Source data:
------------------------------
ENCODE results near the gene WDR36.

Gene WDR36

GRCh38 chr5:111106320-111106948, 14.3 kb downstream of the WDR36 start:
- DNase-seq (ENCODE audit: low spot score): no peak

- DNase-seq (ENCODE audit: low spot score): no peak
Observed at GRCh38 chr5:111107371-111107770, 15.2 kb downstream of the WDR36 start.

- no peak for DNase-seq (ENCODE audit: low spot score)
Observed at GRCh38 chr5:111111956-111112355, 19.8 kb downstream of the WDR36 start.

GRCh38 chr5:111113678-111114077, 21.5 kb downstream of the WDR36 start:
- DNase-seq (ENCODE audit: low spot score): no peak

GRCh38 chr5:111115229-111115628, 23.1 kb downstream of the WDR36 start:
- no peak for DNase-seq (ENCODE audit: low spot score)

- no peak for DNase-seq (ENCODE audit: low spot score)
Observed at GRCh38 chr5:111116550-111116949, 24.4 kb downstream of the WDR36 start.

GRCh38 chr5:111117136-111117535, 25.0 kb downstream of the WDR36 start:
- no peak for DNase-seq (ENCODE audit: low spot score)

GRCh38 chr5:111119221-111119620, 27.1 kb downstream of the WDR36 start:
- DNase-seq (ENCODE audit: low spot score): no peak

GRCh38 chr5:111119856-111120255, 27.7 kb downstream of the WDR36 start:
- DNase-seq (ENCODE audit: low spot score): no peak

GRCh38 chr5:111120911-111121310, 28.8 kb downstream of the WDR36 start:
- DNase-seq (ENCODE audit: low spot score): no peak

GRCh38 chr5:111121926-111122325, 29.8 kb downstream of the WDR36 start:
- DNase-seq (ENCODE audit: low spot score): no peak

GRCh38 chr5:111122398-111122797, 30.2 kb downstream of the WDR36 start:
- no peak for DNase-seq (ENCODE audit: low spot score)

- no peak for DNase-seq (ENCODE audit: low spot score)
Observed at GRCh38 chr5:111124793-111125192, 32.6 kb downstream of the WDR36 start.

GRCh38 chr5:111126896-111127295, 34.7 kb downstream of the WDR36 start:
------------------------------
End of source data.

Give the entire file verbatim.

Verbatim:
ENCODE results near the gene WDR36.

Gene WDR36

GRCh38 chr5:111106320-111106948, 14.3 kb downstream of the WDR36 start:
- DNase-seq (ENCODE audit: low spot score): no peak

- DNase-seq (ENCODE audit: low spot score): no peak
Observed at GRCh38 chr5:111107371-111107770, 15.2 kb downstream of the WDR36 start.

- no peak for DNase-seq (ENCODE audit: low spot score)
Observed at GRCh38 chr5:111111956-111112355, 19.8 kb downstream of the WDR36 start.

GRCh38 chr5:111113678-111114077, 21.5 kb downstream of the WDR36 start:
- DNase-seq (ENCODE audit: low spot score): no peak

GRCh38 chr5:111115229-111115628, 23.1 kb downstream of the WDR36 start:
- no peak for DNase-seq (ENCODE audit: low spot score)

- no peak for DNase-seq (ENCODE audit: low spot score)
Observed at GRCh38 chr5:111116550-111116949, 24.4 kb downstream of the WDR36 start.

GRCh38 chr5:111117136-111117535, 25.0 kb downstream of the WDR36 start:
- no peak for DNase-seq (ENCODE audit: low spot score)

GRCh38 chr5:111119221-111119620, 27.1 kb downstream of the WDR36 start:
- DNase-seq (ENCODE audit: low spot score): no peak

GRCh38 chr5:111119856-111120255, 27.7 kb downstream of the WDR36 start:
- DNase-seq (ENCODE audit: low spot score): no peak

GRCh38 chr5:111120911-111121310, 28.8 kb downstream of the WDR36 start:
- DNase-seq (ENCODE audit: low spot score): no peak

GRCh38 chr5:111121926-111122325, 29.8 kb downstream of the WDR36 start:
- DNase-seq (ENCODE audit: low spot score): no peak

GRCh38 chr5:111122398-111122797, 30.2 kb downstream of the WDR36 start:
- no peak for DNase-seq (ENCODE audit: low spot score)

- no peak for DNase-seq (ENCODE audit: low spot score)
Observed at GRCh38 chr5:111124793-111125192, 32.6 kb downstream of the WDR36 start.

GRCh38 chr5:111126896-111127295, 34.7 kb downstream of the WDR36 start: